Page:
There wasn’t much of a simpler way to put it besides: all good things must come to an end. Tragically, Daniel had to leave for New York, and I was set back into my ways in California. Imagine a yo-yo that stretched far, and then very slowly came back to you; that’s how it felt when Daniel and I parted and then got together. It was in moments like these, when I craved Daniel’s presence on the empty concave part of the bed next to me, that I yearned to live with Daniel the most.
I spaced out at my desk as I thought about Daniel, probably looking like a bulge-eyed kitten awaiting its supper, when one of my co-workers jumped up out of nowhere.
“Hey,” Catalina beamed, “whatchudoin’?”
This girl was the tiniest framed twenty-three year old I had ever seen. She had deep black hair, parted in the middle and always dead straight. The dark strands of her hair perfectly nestled the squareness of her face; sharp cheek bones and a small chin made her seem menacing, but that was always until she smiled. And this girl, Catalina, she smiled a lot. There was never a cloud in the sky when this girl was around and she’s always so keen to have everyone’s back. Catalina Alvarez and I had become very good friends during this entire program; I could only be so grateful that the hardships previously have occurred only to amount to this conclusion.
I sighed, pushing my hair back behind my ear. Possibly a nervous tick. “Oh, nothing,” I answered, “just wondering where to start.”
Catalina narrowed her eyes mischievously. “What were you really thinking about?”
I chuckled, red patting my cheeks. “No one,” I replied. Catalina lifted an eyebrow and I laughed anxiously, my voice shaking slightly and becoming breathy chuckles of their former laughing selves. “I meant to say nothing.”
Catalina held out her fingers in the shape of a gun. “Spill.”
I sighed. “I keep thinking of Daniel.”
Catalina smiled proudly. “I knew it.”
I shrugged. “I can’t help it.”
“Hey,” she threw her hands up in the air, palms facing me, “I’m not judging.”
I smiled in reminiscence. “I just really miss him. I keep wanting to spend more time with him you know. Especially since I’ll be moving there soon enough, I just need to set up a few interviews.”
“Then you better talk to Will quick and get started on those special recommendations he’s got set for you.” I nodded in thought. “And,” she continued, “you should probably talk with Noboru.”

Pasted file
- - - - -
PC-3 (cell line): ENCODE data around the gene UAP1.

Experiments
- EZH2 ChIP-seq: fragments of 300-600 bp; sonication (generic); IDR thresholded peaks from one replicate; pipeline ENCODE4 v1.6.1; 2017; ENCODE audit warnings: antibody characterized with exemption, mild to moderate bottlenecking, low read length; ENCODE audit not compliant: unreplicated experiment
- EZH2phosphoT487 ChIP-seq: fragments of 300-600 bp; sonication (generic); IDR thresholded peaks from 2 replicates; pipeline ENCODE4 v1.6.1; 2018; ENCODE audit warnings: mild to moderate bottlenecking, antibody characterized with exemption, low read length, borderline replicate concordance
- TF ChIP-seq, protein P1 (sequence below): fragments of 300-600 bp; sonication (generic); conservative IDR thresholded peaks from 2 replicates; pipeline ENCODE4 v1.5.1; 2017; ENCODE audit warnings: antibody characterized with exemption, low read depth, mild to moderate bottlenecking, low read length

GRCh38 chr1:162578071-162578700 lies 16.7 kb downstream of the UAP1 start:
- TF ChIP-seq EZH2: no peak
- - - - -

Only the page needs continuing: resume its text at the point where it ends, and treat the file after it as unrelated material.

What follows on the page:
“He’s been crushing on you since day one.”
“Well what am I supposed to do,” I said, lowering my voice significantly, “I can’t just rock up and say ‘hey, I know you feel me for me dawg but I ain’t up for sale’?”
“That was horrid. Please don’t ever do that again.” Our laughs filled the busy floor with another and different stir of commotion.
“I don’t think it would be appropriate.”
“I think if you just let him know, even if it was indirectly, that you were in a relationship, he wouldn’t be all hung up on you. Just sayin’.”
“Don’t you think it would be especially arrogant of me to do something like that?”
Catalina shrugged. “I know if it were me, then I’d want the guy I was crushing on to tell me he was in a relationship if he was in one. Put my mind at ease. I don’t know what it is but for some reason when I hear someone’s spoken for, they suddenly becoming invisible to me.”
I lifted an eyebrow in speculation. “Really? Is that even necessary?”
“Swear it works. When I first found out Matt Bomer, the hottest actor in the world, was gay; I was deeply sad and then I got over it. In that very consecutive order. Like it never happened; him getting me all hot and bothered.”
“I don’t know.”
Catalina nodded. “Do it. Anyway, I better get back to work.”
I thought about it after a minute, but I couldn’t help but feel more conceited the more I thought about the whole idea. Was it arrogant of me or courteous of me to tell someone who I knew was crushing on me that I was in a relationship? All good intentions unfortunately have the potential to be interpreted the wrong way, and I wouldn’t want this to be one of them.
“After you get these papers Xeroxed,” Will said, “I want you to come back so we can talk about personal recommendations and interviews. I know these people more than you so I hope I can pass on some wisdom to you.”
I smiled. “Thank you so much, Will.”
Will grinned, pleased. “With pleasure. Any time.”
The best boss! Right up there with Randy.
When I opened the door of the Xerox room I found Noboru there, scanning a few papers of his.
“Oh,” I said, “sorry to interrupt. I’ll come back later.”
“No, no,” he said rapidly, “it’s fine.”
With hesitance, I walked into the room. I didn’t want to make the situation awkward or be rude to him. Noboru was such a great guy after all.
Noboru Watanabe almost had the same colour tone as Catalina. Pitch black hair, a slightly lighter skin, thin (not frail) but tall frame. The biggest difference were the eyes, which ended up changing their faces distinctively. Noboru’s eyes were of a dark brown that turned golden in the light; Catalina’s were light, an almost amber colour. Noboru was the kindest most sincere out of all the guys here; he probably helped out a lot more than he deserved credit for. He’s also a speed demon though; he rides a motorcycle to and from anywhere, and he always goes dirt bike riding on the weekends. There was always something about speed, possibly the adrenaline rush I guess, that interested him to some max degree.
“How’s your day going?” Noboru asked.
I nodded politely. “Fine. Got a lot of work to do.”
“Same here. I’m getting swamped. Do you need any help with anything?”
Oh, God! He is so earnest and sweet!
I smiled and shook my head softly. “No, I’m good.”
Noboru cleared his throat. His mouth twitched in a sudden nervous spasm come and gone in an instant. “Well, while you’re here, there’s something that I actually wanted to ask you…”